Outlook: Why the Mideast revolts will help Al-Qaeda

Mar 07, 2011

Michael Scheuer will be online Monday, March 7, at 11 a.m., to chat about his latest Outlook piece "Why the Mideast revolts will help Al-Qaeda," in which he writes, "The rush in the West to proclaim the advance of democracy in the Arab world has led to the propagation of an ill-conceived and dangerous corollary: that the revolts in the Middle East and North Africa also mark the irrelevance of al-Qaeda and other Islamist militant groups."

This is Mike Scheuer. I am happy to discuss my Outlook article from Sunday and/or things generally related to bin Laden and al-Qaeda.

Is there ever any good news?

Yes, there is abundant good news. Our Islamist enemies are motivated an united by the impact of our foreign policy in the Isalmic world. To the extent that we can change policies consonant with genuine U.S. interests we can sap their motivation and disrupt their unity. This war is ours to fight only to the extent we want to fight it.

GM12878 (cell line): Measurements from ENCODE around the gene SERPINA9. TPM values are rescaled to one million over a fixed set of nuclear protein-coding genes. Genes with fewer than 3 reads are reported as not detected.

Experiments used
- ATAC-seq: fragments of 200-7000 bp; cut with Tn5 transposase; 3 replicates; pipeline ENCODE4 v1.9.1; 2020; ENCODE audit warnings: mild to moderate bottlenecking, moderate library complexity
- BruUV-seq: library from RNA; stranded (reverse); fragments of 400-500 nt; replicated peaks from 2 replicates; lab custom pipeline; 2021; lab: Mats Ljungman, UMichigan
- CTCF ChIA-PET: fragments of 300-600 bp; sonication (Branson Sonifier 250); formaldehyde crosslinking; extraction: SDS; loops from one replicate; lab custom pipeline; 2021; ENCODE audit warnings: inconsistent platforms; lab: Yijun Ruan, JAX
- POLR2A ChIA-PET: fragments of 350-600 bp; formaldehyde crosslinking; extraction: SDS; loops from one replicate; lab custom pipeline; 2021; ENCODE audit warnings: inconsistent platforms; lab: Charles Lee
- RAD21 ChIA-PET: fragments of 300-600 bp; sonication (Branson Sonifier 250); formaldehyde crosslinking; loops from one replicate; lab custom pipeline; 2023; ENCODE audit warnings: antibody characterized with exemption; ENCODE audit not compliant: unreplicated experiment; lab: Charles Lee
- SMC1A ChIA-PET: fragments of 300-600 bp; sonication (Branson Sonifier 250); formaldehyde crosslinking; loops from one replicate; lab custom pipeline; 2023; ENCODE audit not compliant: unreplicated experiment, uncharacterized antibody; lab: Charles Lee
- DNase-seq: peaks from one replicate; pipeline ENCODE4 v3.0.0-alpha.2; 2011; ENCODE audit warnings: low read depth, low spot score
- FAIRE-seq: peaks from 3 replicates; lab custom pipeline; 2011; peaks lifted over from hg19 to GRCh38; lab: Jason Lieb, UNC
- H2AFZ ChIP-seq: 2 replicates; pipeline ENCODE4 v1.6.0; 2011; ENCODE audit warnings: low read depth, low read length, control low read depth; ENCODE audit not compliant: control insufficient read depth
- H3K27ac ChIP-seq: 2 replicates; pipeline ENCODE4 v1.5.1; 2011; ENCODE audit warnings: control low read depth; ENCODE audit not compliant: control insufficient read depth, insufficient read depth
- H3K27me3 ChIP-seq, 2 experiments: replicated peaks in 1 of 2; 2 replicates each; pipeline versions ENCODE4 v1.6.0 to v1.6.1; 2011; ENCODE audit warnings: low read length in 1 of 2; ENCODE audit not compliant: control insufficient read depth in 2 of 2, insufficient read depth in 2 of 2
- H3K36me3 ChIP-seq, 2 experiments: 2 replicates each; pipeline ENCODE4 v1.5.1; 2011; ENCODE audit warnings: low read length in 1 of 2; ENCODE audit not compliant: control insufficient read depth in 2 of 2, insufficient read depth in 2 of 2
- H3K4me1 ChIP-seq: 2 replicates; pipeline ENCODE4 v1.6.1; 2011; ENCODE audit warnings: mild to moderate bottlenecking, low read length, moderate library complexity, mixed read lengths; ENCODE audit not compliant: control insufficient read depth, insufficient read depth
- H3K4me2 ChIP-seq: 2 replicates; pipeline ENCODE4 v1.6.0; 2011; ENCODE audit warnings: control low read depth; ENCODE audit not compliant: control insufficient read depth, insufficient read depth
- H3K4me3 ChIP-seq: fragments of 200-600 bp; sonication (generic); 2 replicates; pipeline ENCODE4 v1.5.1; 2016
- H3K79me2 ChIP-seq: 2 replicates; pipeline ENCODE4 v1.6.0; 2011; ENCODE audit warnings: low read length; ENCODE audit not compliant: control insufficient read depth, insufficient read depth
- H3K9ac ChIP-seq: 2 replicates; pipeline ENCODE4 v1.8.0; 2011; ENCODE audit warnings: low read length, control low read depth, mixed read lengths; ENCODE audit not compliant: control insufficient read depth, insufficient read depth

Violence begets violence. Who's to say radical islamists' reliance on violence won't lead to their being hoisted by their own petard?

They might indeed do that. Our interest lies in finding a way to deflect their violence away from the West by working to create a situation where Muslims are killing with Muslims, and Muslims fighting Israelis. At base, this is an intra-civilizational issue and we ought to seek to put it back where it belongs and then watch silently as they kill each other to their hearts are content.